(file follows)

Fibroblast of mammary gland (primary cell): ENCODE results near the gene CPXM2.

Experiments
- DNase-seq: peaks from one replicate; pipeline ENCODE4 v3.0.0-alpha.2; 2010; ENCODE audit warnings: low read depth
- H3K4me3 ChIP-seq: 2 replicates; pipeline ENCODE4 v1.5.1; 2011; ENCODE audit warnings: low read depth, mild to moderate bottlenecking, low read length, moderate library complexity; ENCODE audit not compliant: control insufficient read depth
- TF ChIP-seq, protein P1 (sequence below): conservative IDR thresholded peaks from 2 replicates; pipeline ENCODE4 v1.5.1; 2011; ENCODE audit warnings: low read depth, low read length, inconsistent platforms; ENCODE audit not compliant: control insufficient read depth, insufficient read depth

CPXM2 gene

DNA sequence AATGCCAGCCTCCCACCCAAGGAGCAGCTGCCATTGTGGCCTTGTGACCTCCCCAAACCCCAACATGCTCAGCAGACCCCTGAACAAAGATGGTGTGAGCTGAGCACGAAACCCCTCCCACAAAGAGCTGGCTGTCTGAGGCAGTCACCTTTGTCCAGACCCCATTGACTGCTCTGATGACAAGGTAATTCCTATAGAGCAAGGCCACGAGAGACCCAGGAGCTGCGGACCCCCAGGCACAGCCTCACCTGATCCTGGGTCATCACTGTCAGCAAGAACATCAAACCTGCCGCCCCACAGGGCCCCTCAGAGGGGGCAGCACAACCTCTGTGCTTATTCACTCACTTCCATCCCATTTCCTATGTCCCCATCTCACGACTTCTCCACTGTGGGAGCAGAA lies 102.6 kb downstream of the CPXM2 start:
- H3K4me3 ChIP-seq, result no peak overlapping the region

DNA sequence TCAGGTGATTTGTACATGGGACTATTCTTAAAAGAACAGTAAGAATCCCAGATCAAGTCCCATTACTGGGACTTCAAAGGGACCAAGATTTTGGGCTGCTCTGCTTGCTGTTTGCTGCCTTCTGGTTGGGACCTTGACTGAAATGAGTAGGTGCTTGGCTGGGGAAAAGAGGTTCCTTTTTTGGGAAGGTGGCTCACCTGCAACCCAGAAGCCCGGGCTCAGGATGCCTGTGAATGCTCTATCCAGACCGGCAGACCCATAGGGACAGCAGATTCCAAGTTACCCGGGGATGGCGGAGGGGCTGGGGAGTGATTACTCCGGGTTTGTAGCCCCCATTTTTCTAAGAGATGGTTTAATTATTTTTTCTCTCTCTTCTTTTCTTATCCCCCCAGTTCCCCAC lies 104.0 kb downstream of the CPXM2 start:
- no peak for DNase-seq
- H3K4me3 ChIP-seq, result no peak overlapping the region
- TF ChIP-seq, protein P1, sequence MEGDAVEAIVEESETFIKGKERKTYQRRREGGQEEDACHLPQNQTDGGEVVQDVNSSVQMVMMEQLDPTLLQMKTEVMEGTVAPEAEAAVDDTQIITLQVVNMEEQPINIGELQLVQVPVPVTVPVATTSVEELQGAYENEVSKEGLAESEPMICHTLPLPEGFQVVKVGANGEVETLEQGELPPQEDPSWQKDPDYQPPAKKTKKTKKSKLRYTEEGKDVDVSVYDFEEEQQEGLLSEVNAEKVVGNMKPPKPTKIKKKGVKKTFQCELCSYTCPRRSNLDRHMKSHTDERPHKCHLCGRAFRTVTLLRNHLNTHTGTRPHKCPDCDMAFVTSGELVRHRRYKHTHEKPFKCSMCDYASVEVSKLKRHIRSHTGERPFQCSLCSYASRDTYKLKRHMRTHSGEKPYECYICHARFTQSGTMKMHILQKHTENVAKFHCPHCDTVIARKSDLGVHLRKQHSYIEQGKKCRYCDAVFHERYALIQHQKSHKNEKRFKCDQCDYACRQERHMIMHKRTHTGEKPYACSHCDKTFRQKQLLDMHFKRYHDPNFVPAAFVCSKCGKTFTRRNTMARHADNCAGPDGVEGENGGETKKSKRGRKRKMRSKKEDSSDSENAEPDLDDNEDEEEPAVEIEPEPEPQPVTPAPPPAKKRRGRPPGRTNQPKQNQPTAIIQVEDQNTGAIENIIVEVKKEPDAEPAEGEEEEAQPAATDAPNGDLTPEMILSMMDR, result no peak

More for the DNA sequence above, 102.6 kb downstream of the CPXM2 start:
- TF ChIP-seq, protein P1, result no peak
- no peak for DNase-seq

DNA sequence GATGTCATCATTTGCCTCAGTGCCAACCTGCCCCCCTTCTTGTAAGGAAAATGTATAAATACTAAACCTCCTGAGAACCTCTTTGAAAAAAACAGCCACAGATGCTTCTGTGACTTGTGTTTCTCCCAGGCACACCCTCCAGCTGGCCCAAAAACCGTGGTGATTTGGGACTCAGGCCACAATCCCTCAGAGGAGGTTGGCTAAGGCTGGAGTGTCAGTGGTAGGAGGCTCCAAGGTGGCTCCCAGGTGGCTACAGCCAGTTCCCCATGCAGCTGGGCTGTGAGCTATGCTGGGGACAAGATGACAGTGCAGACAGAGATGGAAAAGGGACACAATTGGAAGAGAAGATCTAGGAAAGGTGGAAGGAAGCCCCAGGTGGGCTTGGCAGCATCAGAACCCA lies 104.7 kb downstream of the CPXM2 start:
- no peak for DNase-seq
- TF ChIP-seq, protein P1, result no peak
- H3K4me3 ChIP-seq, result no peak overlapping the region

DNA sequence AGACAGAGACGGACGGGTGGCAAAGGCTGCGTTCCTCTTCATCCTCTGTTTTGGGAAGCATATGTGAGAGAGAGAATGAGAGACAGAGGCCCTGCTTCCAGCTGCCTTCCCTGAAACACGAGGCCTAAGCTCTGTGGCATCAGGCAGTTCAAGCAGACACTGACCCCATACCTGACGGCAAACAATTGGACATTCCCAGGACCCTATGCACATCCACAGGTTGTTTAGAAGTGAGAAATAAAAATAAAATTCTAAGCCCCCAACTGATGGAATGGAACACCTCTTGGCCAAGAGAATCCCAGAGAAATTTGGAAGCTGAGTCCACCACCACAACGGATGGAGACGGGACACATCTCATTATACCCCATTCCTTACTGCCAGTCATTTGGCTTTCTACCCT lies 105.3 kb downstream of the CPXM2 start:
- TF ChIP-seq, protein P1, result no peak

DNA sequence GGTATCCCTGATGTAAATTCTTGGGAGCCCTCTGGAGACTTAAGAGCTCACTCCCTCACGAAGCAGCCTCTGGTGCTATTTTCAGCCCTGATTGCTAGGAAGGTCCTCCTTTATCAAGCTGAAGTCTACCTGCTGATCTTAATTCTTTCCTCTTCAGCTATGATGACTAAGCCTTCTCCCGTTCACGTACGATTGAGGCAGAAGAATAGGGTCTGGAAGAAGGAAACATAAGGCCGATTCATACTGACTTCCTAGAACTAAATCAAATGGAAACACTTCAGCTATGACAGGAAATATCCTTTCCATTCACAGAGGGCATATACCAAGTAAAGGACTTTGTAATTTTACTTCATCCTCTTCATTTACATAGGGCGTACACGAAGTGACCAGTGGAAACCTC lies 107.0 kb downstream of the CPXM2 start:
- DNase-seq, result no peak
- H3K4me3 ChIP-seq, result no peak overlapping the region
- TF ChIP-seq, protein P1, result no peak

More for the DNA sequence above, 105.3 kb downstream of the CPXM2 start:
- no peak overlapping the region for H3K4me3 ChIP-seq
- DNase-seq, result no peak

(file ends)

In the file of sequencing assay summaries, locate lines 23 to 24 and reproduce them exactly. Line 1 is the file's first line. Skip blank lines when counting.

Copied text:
- DNase-seq, result no peak
- H3K4me3 ChIP-seq, result no peak overlapping the region